Regional lawmakers are expected to decide soon whether to abolish bullfighting once and for all here in Catalonia. Signs indicate they'll vote yes, which would make this northeastern coastal region the first on the Spanish mainland to approve such a ban.
It's about time, backers say, that Catalonia got rid of a cruel and bloody sport that essentially makes a virtue of the torture and killing of a captive animal.
But opponents of the ban suspect the stated concern for animal welfare is a smokescreen for a more political aim: thumbing a nose at the rest of Spain, in an assertion of Catalonian identity and nationalist aspiration.
The debate has stoked regional tensions in a country where such divisions can be a combustible mix, occasionally transmuting into separatist violence — for example, in the Basque area. Although Catalonia doesn't have the same history of violent separatism, plenty of people here see themselves as different from "the Spanish" and yearn for independence.
The anti-bullfighting campaign has sparked an angry backlash in Madrid, Valencia and Murcia, whose governments have moved to declare the sport a cultural landmark, a status that could give organizers tax breaks and other special protections.
"Bullfighting was a source of inspiration for Goya, Picasso, Garcia Lorca, Hemingway and Orson Welles," Esperanza Aguirre, the head of Madrid's regional government, told reporters recently, posing with a pink matador's cape. "It's an art that has been in our culture for as long as we can remember."
Bullfight reviews routinely turn up on the arts pages of Spanish newspapers, and when a dashing torero like Tomas steps into the arena, exhibiting a daredevil yet classical style seldom seen anymore, aficionados speak in hushed tones about a mystical experience.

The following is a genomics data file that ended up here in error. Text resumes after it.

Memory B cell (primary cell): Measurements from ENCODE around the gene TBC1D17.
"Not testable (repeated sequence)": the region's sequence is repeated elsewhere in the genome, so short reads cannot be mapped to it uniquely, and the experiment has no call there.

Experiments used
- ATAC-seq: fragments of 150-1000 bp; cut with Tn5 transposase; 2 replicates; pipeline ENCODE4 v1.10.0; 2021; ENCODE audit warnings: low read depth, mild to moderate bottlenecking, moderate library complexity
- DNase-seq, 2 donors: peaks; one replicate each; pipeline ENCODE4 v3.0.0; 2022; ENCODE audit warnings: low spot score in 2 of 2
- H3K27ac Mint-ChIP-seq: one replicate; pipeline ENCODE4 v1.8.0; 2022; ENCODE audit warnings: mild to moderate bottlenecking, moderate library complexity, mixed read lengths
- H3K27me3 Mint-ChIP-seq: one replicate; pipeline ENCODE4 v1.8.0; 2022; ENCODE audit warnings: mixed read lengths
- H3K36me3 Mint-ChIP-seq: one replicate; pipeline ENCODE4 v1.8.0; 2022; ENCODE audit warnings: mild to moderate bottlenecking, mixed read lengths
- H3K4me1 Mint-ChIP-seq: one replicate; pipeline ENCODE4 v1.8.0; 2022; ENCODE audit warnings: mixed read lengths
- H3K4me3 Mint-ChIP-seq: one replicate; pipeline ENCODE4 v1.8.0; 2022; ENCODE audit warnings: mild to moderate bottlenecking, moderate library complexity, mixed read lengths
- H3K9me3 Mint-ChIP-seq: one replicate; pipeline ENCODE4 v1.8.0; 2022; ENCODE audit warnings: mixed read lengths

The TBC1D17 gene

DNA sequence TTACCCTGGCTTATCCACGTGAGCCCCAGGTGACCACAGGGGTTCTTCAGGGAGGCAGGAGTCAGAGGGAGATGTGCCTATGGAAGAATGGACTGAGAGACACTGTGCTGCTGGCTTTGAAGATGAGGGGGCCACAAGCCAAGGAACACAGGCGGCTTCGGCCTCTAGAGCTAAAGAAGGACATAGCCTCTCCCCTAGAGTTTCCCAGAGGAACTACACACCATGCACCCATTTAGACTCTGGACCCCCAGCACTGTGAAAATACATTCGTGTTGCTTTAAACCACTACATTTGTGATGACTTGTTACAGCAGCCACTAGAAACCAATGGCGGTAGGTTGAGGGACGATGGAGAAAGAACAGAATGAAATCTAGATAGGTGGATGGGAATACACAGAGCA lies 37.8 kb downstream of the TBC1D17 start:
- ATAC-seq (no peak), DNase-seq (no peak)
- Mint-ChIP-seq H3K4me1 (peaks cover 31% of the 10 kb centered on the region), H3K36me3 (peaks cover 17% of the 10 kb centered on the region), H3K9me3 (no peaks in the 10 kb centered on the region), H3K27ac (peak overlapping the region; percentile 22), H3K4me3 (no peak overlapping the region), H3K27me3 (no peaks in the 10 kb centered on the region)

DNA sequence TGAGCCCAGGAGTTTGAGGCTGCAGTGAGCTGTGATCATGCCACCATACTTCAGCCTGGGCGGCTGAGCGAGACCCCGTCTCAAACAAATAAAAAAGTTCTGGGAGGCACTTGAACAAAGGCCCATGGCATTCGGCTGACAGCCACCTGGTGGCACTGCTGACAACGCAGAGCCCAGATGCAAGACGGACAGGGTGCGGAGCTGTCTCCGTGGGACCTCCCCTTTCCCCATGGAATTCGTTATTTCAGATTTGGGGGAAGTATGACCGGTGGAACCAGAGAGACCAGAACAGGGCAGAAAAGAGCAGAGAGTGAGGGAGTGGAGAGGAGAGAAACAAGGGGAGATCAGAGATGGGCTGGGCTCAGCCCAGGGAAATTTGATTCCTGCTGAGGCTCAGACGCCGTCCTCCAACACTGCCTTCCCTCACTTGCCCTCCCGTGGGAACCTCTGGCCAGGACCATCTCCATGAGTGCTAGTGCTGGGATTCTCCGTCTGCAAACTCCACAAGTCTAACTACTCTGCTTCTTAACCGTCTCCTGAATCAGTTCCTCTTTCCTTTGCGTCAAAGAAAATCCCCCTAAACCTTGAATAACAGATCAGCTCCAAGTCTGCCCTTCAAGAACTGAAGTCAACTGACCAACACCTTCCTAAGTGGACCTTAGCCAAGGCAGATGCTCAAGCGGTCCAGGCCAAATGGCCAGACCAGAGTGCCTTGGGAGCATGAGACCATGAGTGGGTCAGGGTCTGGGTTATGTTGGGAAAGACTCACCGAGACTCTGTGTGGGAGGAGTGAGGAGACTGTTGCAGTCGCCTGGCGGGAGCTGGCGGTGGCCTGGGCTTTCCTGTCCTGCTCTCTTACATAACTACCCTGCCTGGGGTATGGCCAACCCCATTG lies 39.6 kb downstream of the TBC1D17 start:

Animal rights activists have little patience for talk of culture and tradition. To them, the dashing gold matador outfits and the romantic aura built up around bullfighting are merely ways of dressing up ritualized cruelty.
"We think it's a shame for a country to have a symbol like that," said Manel Macia Gallemi of the organization Prou ("Enough" in Catalan), which has led the drive for a ban. "Spanish traditional culture has flamenco and other things you don't have to be ashamed of."
Macia Gallemi noted that opposition to bullfighting isn't just a Catalonian phenomenon. In Madrid, a bullfighting protest in March drew thousands of demonstrators toting placards with slogans such as "Torture is not culture."
And plenty of Catalonians themselves have been enthusiastic followers of bullfighting.
"It's true, in the past Catalonia liked bullfighting more than now. My grandfather was an example," Macia Gallemi said. "It was a kind of popular entertainment, because they had no other distractions."
But society and notions of ethical treatment of animals have moved on, and bullfighting should follow activities such as bear-baiting to the dustbin of history, activists say.